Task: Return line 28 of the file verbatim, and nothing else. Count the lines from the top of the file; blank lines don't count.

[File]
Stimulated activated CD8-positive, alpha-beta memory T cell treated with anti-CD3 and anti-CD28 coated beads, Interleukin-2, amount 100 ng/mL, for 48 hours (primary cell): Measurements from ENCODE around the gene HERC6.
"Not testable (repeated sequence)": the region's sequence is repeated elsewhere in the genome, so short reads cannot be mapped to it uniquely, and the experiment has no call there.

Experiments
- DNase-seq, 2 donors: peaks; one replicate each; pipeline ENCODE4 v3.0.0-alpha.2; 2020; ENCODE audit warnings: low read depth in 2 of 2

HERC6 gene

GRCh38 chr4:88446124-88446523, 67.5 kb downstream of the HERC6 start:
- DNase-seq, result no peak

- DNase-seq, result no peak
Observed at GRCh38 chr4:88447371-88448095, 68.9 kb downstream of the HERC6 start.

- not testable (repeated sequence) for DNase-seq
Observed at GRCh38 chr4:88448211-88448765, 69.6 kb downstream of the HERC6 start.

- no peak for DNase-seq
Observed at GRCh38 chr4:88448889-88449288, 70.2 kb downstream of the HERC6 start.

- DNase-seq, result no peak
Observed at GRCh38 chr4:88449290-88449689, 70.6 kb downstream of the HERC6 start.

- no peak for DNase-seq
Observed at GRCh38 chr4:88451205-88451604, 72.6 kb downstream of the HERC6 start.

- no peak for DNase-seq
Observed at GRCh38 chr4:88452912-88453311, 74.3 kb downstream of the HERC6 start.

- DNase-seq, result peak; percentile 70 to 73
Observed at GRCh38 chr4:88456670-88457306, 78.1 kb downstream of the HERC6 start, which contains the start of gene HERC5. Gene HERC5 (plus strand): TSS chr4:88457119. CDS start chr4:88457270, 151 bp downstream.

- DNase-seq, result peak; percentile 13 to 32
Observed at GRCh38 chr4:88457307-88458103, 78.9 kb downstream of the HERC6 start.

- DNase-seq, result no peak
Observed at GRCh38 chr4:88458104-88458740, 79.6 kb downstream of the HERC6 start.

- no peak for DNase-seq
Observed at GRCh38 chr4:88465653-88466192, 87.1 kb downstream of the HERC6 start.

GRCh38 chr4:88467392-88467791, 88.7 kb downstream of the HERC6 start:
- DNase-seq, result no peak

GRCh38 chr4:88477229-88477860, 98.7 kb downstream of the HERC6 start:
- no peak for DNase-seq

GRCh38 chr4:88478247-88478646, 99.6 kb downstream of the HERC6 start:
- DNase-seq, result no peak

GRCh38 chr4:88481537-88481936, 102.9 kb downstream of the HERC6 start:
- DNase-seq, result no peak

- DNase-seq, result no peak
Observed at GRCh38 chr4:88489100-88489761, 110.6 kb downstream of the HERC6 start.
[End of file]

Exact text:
GRCh38 chr4:88467392-88467791, 88.7 kb downstream of the HERC6 start: